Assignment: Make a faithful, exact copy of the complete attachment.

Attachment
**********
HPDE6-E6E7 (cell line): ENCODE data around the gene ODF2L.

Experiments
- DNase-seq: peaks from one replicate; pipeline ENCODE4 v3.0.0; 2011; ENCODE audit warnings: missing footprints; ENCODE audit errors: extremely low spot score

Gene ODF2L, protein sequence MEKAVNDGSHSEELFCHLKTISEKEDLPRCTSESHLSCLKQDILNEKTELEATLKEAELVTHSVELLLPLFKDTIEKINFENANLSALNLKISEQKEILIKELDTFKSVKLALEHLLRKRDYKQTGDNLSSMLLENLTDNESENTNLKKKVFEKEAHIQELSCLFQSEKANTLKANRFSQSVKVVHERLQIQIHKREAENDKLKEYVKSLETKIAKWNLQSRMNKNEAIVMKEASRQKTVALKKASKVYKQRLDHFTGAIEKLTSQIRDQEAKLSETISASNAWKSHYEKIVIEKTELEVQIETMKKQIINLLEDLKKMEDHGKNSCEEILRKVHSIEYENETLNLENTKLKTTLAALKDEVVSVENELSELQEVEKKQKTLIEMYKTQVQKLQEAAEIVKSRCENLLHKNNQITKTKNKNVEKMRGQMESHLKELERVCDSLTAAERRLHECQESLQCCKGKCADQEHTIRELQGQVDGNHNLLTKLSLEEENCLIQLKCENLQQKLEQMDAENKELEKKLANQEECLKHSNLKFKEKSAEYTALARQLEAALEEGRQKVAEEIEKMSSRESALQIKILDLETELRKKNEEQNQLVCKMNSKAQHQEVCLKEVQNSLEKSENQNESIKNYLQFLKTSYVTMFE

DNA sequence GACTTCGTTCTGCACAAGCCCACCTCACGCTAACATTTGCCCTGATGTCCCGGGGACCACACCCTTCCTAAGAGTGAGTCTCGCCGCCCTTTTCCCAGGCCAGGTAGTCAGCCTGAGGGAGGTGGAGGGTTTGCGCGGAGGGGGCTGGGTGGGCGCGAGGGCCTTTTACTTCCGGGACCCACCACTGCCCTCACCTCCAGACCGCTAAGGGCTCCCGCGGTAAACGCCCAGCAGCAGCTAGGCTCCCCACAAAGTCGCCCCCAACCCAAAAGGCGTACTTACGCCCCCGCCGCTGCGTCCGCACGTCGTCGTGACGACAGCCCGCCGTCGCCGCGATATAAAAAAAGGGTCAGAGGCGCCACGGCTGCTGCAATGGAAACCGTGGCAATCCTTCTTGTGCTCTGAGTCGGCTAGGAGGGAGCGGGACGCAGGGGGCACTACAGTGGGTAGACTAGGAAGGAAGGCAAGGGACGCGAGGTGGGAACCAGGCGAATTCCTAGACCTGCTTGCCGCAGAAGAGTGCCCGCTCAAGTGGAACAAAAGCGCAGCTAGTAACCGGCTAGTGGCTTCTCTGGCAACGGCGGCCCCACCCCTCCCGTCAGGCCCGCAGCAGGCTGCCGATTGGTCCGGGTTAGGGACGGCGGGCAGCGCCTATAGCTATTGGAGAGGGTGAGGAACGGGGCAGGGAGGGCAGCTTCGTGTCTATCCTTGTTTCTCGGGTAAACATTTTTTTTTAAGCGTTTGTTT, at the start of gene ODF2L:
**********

HPDE6-E6E7 (cell line): ENCODE data around the gene ODF2L.

Experiments
- DNase-seq: peaks from one replicate; pipeline ENCODE4 v3.0.0; 2011; ENCODE audit warnings: missing footprints; ENCODE audit errors: extremely low spot score

Gene ODF2L, protein sequence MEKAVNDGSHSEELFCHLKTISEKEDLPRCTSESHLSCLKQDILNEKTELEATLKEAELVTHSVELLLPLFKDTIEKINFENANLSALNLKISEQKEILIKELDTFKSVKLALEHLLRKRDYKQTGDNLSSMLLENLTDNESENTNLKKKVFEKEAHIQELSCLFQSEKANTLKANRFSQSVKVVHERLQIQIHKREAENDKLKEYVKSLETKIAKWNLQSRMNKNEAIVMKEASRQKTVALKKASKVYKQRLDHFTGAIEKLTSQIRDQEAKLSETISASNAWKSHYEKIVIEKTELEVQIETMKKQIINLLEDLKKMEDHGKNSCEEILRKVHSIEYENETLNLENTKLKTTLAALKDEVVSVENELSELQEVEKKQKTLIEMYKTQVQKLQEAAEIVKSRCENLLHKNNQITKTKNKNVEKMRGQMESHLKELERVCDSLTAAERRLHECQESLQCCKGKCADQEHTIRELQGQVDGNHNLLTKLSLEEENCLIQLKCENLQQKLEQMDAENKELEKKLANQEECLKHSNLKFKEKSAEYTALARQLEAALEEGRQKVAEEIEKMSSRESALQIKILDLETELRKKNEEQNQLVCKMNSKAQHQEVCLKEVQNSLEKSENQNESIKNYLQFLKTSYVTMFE

DNA sequence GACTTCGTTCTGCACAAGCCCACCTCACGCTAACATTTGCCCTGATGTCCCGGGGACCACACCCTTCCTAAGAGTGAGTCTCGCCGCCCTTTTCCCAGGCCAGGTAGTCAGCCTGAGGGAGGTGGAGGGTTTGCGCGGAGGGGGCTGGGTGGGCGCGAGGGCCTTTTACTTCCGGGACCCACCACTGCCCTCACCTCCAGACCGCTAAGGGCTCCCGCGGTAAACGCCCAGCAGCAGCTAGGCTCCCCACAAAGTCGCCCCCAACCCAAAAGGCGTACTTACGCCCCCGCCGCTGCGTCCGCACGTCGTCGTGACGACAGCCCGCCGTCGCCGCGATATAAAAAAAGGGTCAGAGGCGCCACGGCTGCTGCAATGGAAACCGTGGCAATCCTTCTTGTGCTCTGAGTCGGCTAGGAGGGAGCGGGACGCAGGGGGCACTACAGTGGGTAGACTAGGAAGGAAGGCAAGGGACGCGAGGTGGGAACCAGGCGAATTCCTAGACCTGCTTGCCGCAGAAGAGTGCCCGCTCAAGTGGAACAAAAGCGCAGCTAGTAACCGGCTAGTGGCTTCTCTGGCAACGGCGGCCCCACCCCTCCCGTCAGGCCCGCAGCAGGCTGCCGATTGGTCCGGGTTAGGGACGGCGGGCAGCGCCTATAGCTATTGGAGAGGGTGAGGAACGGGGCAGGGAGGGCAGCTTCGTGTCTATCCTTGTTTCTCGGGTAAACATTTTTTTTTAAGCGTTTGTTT, at the start of gene ODF2L: